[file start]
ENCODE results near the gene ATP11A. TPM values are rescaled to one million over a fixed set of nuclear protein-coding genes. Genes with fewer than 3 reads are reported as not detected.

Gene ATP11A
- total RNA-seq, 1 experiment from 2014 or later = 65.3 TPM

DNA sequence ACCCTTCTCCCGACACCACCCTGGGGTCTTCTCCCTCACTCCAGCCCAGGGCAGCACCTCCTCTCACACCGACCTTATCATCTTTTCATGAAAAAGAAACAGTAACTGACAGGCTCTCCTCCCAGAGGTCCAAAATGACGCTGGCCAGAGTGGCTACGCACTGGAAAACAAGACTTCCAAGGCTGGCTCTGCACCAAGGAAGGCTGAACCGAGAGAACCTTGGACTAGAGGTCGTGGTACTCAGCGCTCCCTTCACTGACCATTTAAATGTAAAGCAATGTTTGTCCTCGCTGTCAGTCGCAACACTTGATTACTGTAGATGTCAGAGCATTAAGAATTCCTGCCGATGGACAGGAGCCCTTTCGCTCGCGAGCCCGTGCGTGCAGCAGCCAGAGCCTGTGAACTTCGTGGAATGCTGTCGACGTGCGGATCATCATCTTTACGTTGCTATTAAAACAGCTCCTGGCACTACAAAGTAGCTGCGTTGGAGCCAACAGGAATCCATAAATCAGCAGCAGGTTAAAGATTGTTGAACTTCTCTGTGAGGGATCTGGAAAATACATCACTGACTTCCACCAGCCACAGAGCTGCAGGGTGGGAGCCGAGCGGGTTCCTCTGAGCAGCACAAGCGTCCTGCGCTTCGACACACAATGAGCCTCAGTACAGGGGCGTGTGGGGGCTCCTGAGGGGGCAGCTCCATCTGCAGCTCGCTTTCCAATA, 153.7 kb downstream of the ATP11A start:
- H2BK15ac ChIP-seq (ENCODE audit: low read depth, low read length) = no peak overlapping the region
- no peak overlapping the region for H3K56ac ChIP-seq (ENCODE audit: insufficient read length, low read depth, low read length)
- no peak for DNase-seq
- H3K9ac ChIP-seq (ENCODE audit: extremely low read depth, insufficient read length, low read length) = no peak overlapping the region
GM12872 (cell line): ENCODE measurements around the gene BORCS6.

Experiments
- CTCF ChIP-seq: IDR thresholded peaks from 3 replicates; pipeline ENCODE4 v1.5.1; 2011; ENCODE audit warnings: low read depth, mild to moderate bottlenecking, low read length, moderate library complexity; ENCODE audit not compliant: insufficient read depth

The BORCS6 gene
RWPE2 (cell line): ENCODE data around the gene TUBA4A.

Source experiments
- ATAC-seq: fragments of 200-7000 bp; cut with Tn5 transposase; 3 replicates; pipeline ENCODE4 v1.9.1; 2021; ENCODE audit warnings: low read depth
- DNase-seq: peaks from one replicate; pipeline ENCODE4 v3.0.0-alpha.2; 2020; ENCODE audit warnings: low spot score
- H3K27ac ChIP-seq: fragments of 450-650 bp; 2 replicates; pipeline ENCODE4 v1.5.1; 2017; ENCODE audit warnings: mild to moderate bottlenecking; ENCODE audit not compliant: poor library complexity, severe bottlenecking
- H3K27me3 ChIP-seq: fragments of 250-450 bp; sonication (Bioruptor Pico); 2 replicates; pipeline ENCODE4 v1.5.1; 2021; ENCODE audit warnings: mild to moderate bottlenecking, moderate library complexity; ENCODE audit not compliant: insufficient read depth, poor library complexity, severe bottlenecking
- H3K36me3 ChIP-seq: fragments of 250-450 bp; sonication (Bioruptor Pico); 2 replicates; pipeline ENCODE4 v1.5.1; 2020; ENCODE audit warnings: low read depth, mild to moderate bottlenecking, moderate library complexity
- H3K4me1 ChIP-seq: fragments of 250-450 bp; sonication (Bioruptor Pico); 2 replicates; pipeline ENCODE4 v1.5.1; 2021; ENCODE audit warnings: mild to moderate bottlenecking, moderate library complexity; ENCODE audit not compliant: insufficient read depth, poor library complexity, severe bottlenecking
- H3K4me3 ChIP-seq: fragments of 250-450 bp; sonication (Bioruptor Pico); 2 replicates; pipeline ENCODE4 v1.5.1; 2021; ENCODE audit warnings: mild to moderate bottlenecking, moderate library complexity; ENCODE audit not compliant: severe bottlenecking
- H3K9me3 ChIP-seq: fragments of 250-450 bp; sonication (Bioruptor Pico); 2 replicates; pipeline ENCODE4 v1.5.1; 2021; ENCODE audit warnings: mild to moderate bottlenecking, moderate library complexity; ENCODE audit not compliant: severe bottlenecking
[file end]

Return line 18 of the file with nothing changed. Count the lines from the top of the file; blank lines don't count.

- H3K27me3 ChIP-seq: fragments of 250-450 bp; sonication (Bioruptor Pico); 2 replicates; pipeline ENCODE4 v1.5.1; 2021; ENCODE audit warnings: mild to moderate bottlenecking, moderate library complexity; ENCODE audit not compliant: insufficient read depth, poor library complexity, severe bottlenecking